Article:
The lack of strength in cotton prices in early March shows how the behavior of a big player, in this case China, can affect U.S. markets, even when the fundamentals indicate higher prices.
In March, USDA estimated a 400,000-bale increase in U.S. exports and a corresponding drop in U.S. ending stocks. USDA said the export hike was based on higher forecast demand for — who else — China. Much of the expected increase in imports could be filled by the United States.
Still, prices were considerably lower than what most analysts thought they would be. “Looking back, prices peaked during the first week of February, then drifted lower,” said Mike Stevens, Swiss Financial Services, Mandeville, La., during the March 14 Ag Market Network teleconference. “Traders had thought that by the end of February, prices would pop back up to the upside.”
Stevens noted that “traders were accustomed to hand-to-mouth buying from the foreign mills due to generally weak yarn markets, but were comfortable due to the underlying demand.
“However, demand in a number of markets toward the end of February was starting to look lackluster. Some credited the Chinese new year, some the lack of any official announcement regarding additional import quotas.”
The bottom line is that a big player was again dominating the markets. “We have worked our way into a corner where everything begins and ends with China now and it could be that way for the rest of our lives.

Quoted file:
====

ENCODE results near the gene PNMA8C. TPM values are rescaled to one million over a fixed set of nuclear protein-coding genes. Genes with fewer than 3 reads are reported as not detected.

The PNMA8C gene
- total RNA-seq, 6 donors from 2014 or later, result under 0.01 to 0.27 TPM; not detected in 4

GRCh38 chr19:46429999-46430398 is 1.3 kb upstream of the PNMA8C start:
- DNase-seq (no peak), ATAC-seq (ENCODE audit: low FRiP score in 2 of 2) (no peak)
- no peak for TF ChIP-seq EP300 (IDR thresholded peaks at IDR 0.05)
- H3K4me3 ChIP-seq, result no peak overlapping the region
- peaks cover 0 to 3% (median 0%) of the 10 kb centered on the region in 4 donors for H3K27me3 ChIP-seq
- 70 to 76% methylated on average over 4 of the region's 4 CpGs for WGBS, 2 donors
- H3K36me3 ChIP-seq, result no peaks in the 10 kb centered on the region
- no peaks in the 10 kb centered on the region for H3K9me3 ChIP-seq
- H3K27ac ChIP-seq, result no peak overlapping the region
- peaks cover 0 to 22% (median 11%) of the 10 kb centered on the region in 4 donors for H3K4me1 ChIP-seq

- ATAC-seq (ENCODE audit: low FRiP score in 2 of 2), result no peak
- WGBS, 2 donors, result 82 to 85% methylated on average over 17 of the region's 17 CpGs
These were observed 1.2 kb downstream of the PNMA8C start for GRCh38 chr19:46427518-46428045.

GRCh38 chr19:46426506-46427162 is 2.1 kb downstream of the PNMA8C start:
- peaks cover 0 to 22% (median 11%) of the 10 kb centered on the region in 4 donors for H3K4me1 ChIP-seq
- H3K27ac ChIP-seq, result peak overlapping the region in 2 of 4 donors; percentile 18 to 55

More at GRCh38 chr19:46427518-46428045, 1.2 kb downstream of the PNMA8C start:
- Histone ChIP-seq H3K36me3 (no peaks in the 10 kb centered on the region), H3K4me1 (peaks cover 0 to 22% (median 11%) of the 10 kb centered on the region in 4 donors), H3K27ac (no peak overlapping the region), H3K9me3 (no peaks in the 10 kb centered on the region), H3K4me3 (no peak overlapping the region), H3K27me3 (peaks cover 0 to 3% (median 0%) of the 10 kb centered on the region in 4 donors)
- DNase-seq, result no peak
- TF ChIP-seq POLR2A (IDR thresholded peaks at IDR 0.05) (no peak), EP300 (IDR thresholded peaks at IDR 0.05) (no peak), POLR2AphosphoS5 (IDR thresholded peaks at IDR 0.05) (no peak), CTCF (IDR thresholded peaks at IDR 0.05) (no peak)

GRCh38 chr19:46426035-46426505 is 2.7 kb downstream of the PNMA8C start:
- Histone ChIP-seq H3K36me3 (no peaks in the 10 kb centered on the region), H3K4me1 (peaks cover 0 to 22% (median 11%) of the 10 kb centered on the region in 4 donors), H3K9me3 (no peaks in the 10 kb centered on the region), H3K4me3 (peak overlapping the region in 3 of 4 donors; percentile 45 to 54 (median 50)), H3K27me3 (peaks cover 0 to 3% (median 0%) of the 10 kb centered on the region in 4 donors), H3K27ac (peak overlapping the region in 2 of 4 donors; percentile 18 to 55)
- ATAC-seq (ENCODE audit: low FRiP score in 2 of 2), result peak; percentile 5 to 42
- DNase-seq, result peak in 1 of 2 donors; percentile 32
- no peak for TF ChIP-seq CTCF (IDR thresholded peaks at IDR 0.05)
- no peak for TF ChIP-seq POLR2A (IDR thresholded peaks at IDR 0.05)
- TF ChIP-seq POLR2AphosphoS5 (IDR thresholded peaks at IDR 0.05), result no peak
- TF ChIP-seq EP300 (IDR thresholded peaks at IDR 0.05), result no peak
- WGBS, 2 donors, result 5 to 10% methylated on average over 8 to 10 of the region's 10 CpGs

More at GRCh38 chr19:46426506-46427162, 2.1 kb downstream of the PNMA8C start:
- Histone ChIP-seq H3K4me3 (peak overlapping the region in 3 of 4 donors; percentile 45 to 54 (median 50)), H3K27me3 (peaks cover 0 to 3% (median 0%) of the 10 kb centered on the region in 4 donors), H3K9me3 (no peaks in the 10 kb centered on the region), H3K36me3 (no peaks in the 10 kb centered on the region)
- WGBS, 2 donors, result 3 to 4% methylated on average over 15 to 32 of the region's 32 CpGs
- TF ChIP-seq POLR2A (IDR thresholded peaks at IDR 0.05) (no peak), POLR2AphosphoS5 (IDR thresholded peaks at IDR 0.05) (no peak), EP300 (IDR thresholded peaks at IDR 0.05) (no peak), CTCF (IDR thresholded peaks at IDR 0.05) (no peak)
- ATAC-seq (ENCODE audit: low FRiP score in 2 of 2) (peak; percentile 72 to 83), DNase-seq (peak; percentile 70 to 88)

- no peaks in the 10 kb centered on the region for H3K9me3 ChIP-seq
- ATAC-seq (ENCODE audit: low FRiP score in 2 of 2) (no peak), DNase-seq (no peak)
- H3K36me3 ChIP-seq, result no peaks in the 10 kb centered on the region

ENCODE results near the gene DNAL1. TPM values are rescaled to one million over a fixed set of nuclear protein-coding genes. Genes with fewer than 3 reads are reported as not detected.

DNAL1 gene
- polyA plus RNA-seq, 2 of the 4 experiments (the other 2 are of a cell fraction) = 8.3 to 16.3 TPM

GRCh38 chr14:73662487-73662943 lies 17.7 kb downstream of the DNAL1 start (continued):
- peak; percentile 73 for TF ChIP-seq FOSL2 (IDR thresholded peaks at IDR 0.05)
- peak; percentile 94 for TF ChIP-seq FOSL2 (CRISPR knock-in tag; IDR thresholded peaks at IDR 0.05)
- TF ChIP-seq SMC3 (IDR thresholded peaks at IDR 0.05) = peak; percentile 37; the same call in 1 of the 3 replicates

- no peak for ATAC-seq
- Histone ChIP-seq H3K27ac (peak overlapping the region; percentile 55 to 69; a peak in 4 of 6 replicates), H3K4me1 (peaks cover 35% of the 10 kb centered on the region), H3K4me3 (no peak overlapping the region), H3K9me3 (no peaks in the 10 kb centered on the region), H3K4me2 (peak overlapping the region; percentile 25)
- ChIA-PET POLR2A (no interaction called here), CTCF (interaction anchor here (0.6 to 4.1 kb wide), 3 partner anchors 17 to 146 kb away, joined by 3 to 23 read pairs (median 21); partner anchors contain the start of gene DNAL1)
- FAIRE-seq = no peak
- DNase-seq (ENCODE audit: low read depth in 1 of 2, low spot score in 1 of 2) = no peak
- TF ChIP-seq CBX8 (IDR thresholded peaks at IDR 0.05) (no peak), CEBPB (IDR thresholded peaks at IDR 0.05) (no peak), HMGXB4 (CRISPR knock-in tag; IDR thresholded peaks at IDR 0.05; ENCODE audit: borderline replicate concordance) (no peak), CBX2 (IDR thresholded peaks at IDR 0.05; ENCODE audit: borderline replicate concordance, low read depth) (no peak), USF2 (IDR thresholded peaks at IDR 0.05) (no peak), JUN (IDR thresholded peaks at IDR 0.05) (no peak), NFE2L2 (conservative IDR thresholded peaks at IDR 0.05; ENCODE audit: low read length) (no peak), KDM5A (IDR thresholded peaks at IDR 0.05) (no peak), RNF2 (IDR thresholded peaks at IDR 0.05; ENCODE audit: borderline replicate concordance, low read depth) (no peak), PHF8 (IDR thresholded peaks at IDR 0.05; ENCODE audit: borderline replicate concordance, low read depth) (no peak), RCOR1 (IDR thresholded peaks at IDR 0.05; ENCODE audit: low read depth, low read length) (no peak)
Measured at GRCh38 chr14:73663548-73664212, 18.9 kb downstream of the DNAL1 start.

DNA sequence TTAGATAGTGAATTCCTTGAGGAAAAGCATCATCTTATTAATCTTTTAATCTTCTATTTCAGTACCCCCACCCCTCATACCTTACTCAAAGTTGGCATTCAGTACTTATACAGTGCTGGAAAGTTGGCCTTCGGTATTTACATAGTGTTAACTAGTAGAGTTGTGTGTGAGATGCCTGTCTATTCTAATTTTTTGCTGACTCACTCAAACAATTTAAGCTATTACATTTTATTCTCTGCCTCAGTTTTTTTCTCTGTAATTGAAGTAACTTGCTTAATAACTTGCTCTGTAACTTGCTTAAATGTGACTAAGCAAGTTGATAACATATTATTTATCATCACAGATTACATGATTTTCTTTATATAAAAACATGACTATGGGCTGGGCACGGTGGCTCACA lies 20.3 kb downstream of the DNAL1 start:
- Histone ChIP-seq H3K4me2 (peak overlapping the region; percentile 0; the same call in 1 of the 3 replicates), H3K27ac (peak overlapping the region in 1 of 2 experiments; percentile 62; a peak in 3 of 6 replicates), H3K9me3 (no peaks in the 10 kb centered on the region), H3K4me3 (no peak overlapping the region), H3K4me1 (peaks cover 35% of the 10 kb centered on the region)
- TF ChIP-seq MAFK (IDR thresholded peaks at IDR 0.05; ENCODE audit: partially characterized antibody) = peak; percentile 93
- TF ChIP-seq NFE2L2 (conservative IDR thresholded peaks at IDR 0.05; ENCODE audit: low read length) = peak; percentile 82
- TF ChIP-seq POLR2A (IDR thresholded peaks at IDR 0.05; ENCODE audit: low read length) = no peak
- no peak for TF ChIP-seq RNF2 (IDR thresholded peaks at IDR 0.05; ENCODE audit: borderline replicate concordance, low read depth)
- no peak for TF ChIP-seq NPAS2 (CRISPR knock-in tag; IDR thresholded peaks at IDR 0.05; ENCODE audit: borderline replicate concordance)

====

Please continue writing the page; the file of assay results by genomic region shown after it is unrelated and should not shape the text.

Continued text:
“Our biggest problem seems to be the tremendous amount of cotton shipped to China on consignment, cotton that went without a sales contract. The presence of these large volumes of consignment cotton began to take its toll on their domestic cotton prices.”
Chinese domestic prices, which have been considerably higher than imported cotton, began to decline and it was concerning some merchants with inventory there.
“When China's biggest mill, which uses about half of what the U.S. domestic textile mills use annually, started backing off, it encouraged virtually all China's mills to back off. Mills and merchants who had standing orders in New York to buy on 2-cent breaks began to back off as well.
“By (early March), we were seeing prices we hadn't seen since before Christmas and the speculators continued to sell the market. Our market has gone down not on long liquidation, but on the new speculative shorts.”
While there may still be more adversity ahead, demand for cotton is still strong, according to Stevens. “Some of the mills have scaled back, but the ultimate outcome is that they are still going to buy the cotton. They may not like the yarn prices and may not be as profitable as they like, but they're going to keep their doors open.”